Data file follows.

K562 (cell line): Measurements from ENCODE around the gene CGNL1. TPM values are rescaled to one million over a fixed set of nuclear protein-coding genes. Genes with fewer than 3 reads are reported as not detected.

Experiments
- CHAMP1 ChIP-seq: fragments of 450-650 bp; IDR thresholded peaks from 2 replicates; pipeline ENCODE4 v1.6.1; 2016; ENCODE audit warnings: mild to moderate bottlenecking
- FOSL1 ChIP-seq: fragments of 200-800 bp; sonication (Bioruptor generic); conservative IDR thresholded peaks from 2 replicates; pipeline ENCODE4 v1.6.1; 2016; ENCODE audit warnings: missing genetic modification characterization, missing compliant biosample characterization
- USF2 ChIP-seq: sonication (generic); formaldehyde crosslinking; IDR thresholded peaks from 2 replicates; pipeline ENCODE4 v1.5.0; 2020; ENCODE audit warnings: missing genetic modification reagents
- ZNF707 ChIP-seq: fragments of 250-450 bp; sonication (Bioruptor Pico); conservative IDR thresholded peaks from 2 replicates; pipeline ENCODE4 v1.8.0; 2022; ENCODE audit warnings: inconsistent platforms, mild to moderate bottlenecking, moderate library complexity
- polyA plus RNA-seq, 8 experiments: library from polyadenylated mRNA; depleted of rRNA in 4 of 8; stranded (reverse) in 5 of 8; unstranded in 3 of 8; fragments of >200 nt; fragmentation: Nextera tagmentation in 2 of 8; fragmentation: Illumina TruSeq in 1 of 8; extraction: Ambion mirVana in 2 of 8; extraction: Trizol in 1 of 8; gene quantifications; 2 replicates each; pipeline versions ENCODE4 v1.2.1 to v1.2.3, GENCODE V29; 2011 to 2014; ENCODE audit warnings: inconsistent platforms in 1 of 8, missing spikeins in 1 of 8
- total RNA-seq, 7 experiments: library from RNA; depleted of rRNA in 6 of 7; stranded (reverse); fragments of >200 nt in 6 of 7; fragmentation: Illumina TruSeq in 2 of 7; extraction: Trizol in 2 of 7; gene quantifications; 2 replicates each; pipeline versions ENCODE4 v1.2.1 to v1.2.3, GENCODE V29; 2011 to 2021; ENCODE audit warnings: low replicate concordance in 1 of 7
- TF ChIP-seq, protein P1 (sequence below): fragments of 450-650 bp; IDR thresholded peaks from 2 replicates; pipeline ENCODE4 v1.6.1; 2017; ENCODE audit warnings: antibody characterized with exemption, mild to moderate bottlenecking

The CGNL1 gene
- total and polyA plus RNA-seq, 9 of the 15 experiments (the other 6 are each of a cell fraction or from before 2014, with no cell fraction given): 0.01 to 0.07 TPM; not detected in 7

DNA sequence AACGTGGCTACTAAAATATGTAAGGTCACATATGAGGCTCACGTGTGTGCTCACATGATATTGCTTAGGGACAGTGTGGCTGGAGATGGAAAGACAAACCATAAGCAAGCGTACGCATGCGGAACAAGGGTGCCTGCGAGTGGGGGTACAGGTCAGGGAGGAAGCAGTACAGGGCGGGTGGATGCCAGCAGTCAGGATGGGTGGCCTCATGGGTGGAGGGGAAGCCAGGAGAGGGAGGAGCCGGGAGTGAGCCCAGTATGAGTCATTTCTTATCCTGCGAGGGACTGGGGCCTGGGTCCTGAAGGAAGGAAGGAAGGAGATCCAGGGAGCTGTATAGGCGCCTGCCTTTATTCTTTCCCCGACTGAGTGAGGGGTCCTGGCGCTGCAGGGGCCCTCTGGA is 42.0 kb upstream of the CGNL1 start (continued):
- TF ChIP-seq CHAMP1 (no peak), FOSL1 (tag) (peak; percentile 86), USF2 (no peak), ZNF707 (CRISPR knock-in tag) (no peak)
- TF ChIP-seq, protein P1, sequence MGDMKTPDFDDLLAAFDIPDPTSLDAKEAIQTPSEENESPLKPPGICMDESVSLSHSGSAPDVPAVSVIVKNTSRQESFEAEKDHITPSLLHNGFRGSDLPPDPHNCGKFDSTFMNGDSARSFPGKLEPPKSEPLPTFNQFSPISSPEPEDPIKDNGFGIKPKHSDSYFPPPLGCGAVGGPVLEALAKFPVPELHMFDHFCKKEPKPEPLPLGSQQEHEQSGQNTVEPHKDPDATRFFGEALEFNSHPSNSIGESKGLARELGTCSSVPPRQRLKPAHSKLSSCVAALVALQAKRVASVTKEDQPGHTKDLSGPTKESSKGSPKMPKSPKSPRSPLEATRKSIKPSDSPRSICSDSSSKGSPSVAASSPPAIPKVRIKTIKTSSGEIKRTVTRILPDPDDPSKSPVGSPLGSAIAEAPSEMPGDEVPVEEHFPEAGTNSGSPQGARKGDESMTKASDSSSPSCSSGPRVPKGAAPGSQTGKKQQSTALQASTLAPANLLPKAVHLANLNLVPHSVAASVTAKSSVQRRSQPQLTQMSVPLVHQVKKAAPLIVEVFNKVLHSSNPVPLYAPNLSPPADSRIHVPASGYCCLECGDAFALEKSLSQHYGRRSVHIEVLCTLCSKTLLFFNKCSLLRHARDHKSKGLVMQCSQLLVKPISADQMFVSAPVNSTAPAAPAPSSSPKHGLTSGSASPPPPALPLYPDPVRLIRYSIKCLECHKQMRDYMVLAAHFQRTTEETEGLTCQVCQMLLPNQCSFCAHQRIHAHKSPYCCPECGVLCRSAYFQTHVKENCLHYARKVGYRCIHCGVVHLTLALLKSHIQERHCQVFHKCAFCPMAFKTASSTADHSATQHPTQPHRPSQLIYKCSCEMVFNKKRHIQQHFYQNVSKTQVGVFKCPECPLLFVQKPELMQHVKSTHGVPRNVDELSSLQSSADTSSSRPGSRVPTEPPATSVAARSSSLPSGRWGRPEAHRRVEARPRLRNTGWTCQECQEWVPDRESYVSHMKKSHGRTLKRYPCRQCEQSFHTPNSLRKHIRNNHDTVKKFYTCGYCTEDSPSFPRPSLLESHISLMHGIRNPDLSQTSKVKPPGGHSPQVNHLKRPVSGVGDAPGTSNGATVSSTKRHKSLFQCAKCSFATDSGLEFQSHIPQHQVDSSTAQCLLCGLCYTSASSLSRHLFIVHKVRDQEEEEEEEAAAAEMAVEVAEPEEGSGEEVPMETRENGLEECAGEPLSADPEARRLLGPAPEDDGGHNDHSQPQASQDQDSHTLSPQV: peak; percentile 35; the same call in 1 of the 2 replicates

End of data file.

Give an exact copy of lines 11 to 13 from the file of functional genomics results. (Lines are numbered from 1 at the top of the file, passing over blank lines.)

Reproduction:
- total and polyA plus RNA-seq, 9 of the 15 experiments (the other 6 are each of a cell fraction or from before 2014, with no cell fraction given): 0.01 to 0.07 TPM; not detected in 7

DNA sequence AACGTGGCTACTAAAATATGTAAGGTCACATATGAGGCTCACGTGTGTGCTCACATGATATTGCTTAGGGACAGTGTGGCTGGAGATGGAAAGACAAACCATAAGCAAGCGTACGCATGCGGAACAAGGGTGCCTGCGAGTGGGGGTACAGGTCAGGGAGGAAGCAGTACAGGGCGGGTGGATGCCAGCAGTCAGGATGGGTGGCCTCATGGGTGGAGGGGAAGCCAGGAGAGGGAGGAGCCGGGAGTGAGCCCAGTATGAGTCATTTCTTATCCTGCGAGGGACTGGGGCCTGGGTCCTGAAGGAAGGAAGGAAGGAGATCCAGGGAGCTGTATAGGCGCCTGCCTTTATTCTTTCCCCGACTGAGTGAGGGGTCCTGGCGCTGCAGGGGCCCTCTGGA is 42.0 kb upstream of the CGNL1 start (continued):
- TF ChIP-seq CHAMP1 (no peak), FOSL1 (tag) (peak; percentile 86), USF2 (no peak), ZNF707 (CRISPR knock-in tag) (no peak)